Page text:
Chapter Seven

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CHAPTER SEVEN


I was giving Cameron his space but the truth was, I didn't want to get in another fight with him. It took so much out of me. It was like battling with myself, but it hurt more. There was this unexplainable feeling in the pit of my stomach and it was sickening. I knew it was because we weren't speaking. I had always relied on him, he was my rock. The longest we had gone without talking was twenty-four hours and it had almost been a week.

Noah had really stepped up for me, instead of Cameron. Noah was my rock. He let me cry on his shoulder and come over at all hours of the day, without complaining. He was so good to me, even though it was my fault that he and Cameron weren't speaking. I felt like I wasn't worth them abandoning ten years of friendship for and I felt so guilty. I tried to keep the faith though, Cameron couldn't stay mad forever.

My parents were worried about me, but they knew pressuring me would only make things worse. I put in my headphones and started walking down the street. It was a nice day and I knew a walk would help me clear my head. I was starting to feel trapped being in my room all the time.

It was about a ten-minute walk to the park. We used to go as a family at least once a week. Cameron and I used to sit on the swings, while Mom and Dad pushed us. We thought that if they pushed us high enough we'd be able to touch the clouds. For a long time, they made me feel like I could, but this secret sent me crashing to the ground.

I sat down on one of the swings and pushed my feet through the gravel. Curiosity got the best of me and I opened Facebook. For so long I blamed social media for my illness. All of the weight-loss ads, models and cyberbullying, so I made a choice and deleted my accounts. I decided people would no longer influence how I felt about myself, but it was hard. It wasn't easy to change that mindset. I still cared what people thought about me, especially the people I loved.

Sitting there, scrolling through my newsfeed felt like giving in. It felt wrong but I wanted to know what Beth looked like. I wanted to look like her.

I had a message request, from Beth Jackson. My heart dropped into my stomach. Tears clouded my eyes so I could barely read the message. My hands shook, but I took a deep breath and read it.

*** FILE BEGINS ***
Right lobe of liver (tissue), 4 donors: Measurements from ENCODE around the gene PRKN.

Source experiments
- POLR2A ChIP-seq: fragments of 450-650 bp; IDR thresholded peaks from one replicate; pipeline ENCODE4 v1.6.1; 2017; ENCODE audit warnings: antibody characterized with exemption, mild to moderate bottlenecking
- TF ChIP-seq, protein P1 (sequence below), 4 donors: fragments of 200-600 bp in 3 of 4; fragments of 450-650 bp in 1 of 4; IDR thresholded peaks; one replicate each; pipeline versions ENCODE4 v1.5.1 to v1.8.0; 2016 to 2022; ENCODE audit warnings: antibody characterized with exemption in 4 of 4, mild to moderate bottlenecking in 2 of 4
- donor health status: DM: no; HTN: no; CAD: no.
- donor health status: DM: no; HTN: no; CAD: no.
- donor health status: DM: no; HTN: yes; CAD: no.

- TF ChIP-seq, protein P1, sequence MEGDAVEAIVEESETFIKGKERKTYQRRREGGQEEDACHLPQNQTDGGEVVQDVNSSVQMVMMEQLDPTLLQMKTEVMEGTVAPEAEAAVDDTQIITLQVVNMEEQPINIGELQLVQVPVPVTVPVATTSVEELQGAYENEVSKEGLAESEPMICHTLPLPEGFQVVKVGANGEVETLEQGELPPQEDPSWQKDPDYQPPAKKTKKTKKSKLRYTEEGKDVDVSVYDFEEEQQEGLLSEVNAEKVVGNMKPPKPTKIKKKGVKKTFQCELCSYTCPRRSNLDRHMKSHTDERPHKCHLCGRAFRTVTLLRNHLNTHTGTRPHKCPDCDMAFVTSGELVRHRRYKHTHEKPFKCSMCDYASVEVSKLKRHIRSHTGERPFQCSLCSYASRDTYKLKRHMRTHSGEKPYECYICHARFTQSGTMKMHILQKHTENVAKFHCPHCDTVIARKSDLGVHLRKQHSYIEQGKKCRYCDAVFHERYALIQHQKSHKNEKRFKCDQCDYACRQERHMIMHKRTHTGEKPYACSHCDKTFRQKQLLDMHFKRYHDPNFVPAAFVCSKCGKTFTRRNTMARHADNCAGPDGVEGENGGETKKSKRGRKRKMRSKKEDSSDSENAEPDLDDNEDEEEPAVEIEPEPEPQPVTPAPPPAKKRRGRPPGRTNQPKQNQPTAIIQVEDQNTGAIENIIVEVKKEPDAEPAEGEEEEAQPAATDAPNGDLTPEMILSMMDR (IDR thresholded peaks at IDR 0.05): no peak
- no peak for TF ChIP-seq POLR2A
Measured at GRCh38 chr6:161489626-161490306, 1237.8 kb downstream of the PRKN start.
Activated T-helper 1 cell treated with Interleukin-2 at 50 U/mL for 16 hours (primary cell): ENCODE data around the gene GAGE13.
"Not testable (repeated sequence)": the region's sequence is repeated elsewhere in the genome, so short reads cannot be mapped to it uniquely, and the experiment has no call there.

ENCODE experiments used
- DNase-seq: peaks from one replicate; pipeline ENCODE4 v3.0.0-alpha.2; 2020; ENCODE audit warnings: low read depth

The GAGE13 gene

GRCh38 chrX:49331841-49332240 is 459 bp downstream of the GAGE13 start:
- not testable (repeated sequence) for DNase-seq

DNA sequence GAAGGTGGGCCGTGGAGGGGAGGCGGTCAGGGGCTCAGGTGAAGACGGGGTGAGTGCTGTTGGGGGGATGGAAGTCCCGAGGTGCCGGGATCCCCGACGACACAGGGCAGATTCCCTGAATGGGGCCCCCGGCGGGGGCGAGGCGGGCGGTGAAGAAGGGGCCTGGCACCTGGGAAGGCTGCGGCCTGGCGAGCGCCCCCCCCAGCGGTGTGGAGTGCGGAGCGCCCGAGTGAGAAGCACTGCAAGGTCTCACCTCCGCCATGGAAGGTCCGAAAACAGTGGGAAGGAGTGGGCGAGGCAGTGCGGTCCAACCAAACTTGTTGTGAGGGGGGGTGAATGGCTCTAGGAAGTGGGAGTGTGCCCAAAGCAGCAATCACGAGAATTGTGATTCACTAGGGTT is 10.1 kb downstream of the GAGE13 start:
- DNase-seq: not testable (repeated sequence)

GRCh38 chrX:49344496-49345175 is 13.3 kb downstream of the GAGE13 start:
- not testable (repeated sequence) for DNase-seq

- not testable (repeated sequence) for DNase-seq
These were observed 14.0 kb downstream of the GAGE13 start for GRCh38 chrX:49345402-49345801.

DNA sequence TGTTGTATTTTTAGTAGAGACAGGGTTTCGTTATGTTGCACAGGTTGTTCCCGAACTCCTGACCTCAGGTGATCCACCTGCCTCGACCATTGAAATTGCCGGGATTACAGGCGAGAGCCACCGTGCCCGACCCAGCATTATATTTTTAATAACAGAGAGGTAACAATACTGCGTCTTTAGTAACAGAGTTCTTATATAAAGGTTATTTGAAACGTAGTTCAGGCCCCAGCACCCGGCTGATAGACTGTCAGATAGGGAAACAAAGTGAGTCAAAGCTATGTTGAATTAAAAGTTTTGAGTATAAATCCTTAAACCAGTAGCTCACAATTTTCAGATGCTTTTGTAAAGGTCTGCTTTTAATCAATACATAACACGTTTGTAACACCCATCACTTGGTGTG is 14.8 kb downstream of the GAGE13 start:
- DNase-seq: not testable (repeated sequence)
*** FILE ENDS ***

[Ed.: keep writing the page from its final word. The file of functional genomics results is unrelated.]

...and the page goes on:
I was wondering if you know who I am and if you wanted to hear what I have to say.

I wanted to throw my phone away, crawl up in a ball and hideaway. I have to answer, don't I? I clicked on her profile picture. She was beautiful, like a girl out of a movie. There were similarities, similar nose, eyes, smile. It was hard to think about myself looking like her. It was hard to think about her being my mother because she felt like a stranger. I didn't know what she worried about at night when she was trying to fall asleep, the first food she'd reach for when she opened the fridge, or what color she would paint her room if she could choose from any color of the rainbow.

She didn't know that I could only fall asleep listening to music, or that I was scared of horses because I fell off when I was 13, or that my favorite food was Mom's homemade macaroni and cheese.

We didn't know each other, but I felt like we were supposed to.

I shoved my phone in my jacket pocket and zipped it shut. I swung back and forth, clung tightly to the chains and tilted my head back so that I was staring up at the clouds.

I wished that I could just have a sign, something to lead me in the right direction. Could the message be a sign? Does it mean I'm supposed to meet them?

I was torn between what I wanted and what Cameron wanted. It was like he was a part of me. I wanted to want that, for him because I knew that there was a part of him that needed to know them. Of course, I was curious about them, they gave us our biology and they gave us each other. I just wasn't sure I wanted it enough to change things and risk their rejection.

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